Bola-Browne_198_olumoThe Olumo ‘God molded this’ Rock is one of the most popular tourist destinations in Nigeria, West Africa, sits in the ancient city center of Abeokuta – a name which means “Under the rock”. Abeokuta was originally inhabited by the egba people who found refuge at the Olumo rock during inter-tribal wars in the 19th century. The rock provided sanctuary to the people as well as a vantage point to monitor the enemy’s – warriors from Dahomey now present day ‘Republic of Benin’ advance leading to eventual triumph in war. The town of Abeokuta eventually grew as these new settlers spread out from this location. Beyond serving as a place of refuge in time of war, Olumo Rock is believed to possess some healing powers.

 

A trip to Olumo rock usually commences with a climb up the man-made stairs carved into the rock. While this sounds easy enough, it leaves many breathless and ready to take a break to rest on the benches under the trees growing from the rock and enjoy some clean breeze. The journey continues with climbs on irregularly sized rocks (or ladders which are now thankfully provided) through a narrow corridor that leads to the top of the rock. All along the way, catch sights of carvings in the rock, cowry-studded statues and the ancient abode of the priestesses who live in huts on the rock. And yes, it is not uncommon to catch a sight of the very aged women who live there and mutter greetings or blessings as people make their way through.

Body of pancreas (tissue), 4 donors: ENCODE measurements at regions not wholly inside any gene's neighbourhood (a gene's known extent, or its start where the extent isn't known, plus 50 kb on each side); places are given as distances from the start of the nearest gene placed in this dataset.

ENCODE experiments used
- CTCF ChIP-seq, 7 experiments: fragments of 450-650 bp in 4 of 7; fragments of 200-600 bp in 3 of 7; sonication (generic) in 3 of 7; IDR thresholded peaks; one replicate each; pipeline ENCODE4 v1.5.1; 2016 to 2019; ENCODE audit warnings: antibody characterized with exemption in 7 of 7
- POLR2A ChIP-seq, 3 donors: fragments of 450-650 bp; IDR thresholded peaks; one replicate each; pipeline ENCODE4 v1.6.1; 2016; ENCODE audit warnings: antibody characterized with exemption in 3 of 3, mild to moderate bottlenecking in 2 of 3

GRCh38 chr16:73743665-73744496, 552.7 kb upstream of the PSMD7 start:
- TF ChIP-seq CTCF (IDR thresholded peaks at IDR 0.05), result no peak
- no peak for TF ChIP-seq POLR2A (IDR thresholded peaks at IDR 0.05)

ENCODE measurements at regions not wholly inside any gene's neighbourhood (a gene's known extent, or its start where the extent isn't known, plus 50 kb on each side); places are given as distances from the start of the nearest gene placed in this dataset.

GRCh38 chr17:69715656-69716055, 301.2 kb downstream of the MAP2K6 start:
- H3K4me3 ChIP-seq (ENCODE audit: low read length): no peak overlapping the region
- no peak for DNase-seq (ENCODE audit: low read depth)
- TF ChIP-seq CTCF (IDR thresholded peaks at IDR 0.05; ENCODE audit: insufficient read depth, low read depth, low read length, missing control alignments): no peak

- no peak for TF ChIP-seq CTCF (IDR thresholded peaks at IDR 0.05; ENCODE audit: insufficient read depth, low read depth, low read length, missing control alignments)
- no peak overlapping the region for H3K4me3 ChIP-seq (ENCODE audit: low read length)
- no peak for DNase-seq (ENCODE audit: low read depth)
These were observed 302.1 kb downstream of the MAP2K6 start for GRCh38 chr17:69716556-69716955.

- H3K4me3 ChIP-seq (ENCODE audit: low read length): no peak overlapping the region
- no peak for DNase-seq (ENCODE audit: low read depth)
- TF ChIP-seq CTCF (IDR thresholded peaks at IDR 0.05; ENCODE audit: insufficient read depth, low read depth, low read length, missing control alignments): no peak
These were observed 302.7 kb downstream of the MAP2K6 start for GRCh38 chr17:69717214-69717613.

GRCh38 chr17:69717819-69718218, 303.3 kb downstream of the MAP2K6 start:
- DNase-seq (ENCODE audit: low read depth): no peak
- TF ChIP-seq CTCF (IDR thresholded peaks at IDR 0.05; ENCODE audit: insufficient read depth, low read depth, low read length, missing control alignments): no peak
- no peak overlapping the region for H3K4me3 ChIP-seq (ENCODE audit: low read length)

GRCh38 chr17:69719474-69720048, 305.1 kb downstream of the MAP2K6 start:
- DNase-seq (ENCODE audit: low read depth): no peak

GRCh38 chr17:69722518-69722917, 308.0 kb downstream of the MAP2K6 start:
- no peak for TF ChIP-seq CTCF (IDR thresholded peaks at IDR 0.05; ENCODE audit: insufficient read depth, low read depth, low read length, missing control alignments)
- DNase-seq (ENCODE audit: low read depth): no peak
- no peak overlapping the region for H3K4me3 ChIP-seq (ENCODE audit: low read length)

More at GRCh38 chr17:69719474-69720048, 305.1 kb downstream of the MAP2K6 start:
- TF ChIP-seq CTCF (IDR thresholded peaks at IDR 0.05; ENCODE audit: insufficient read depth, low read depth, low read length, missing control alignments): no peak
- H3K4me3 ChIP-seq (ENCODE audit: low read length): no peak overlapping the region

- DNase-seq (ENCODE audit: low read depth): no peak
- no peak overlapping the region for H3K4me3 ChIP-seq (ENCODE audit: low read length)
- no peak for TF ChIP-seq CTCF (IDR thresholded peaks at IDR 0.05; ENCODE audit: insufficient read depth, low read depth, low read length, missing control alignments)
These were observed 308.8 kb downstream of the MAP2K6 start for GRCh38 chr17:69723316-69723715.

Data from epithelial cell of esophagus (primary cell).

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It is often helpful to enlist the services of a guide who possess vast knowledge of the history of the rock and the culture of the people. This makes for an interesting climb as every twist and turn will reveal a significant story making the trip a truly memorable one.  On the way back down the rock, the sight of the Ogun River running like a silver chain amidst a forest of aged red corrugated roofs bordered by thick green forests which melt into the horizon is breath taking.  The rock is a tourist attraction, a place where people come to unwind.Tourists to Africa definitely need to consider putting Olumo rock on their travel plans. New renovations completed early 2006 upgraded the infrastructure of the site to include a new museum, restaurants, water fountain and an elevator that will provide even the climbing-challenged a wonderful view of the surrounding city. Apart from generating revenue for Ogun State, it provides employment for people.